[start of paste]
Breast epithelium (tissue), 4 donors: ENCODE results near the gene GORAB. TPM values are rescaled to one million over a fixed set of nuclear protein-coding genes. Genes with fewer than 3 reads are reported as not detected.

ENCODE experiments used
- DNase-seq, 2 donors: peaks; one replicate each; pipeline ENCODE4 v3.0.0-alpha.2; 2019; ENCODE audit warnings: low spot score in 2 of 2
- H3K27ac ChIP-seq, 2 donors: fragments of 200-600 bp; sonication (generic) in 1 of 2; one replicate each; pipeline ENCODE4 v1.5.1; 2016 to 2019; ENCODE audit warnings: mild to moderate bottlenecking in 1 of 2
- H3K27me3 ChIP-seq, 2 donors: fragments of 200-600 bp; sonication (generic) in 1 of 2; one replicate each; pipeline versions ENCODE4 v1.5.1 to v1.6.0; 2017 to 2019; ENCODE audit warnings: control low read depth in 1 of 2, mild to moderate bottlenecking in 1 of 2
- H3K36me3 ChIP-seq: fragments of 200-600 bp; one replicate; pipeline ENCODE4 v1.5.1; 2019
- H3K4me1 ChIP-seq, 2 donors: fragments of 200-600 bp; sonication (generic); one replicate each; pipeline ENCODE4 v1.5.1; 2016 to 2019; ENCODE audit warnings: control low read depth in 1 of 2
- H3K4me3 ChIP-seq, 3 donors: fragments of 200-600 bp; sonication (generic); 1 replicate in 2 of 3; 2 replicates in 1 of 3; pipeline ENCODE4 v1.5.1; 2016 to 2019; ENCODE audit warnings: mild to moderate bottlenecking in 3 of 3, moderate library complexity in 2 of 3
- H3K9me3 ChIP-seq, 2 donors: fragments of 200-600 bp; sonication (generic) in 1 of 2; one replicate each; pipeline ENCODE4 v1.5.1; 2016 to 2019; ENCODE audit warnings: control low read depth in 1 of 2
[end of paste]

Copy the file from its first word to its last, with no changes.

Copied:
Breast epithelium (tissue), 4 donors: ENCODE results near the gene GORAB. TPM values are rescaled to one million over a fixed set of nuclear protein-coding genes. Genes with fewer than 3 reads are reported as not detected.

ENCODE experiments used
- DNase-seq, 2 donors: peaks; one replicate each; pipeline ENCODE4 v3.0.0-alpha.2; 2019; ENCODE audit warnings: low spot score in 2 of 2
- H3K27ac ChIP-seq, 2 donors: fragments of 200-600 bp; sonication (generic) in 1 of 2; one replicate each; pipeline ENCODE4 v1.5.1; 2016 to 2019; ENCODE audit warnings: mild to moderate bottlenecking in 1 of 2
- H3K27me3 ChIP-seq, 2 donors: fragments of 200-600 bp; sonication (generic) in 1 of 2; one replicate each; pipeline versions ENCODE4 v1.5.1 to v1.6.0; 2017 to 2019; ENCODE audit warnings: control low read depth in 1 of 2, mild to moderate bottlenecking in 1 of 2
- H3K36me3 ChIP-seq: fragments of 200-600 bp; one replicate; pipeline ENCODE4 v1.5.1; 2019
- H3K4me1 ChIP-seq, 2 donors: fragments of 200-600 bp; sonication (generic); one replicate each; pipeline ENCODE4 v1.5.1; 2016 to 2019; ENCODE audit warnings: control low read depth in 1 of 2
- H3K4me3 ChIP-seq, 3 donors: fragments of 200-600 bp; sonication (generic); 1 replicate in 2 of 3; 2 replicates in 1 of 3; pipeline ENCODE4 v1.5.1; 2016 to 2019; ENCODE audit warnings: mild to moderate bottlenecking in 3 of 3, moderate library complexity in 2 of 3
- H3K9me3 ChIP-seq, 2 donors: fragments of 200-600 bp; sonication (generic) in 1 of 2; one replicate each; pipeline ENCODE4 v1.5.1; 2016 to 2019; ENCODE audit warnings: control low read depth in 1 of 2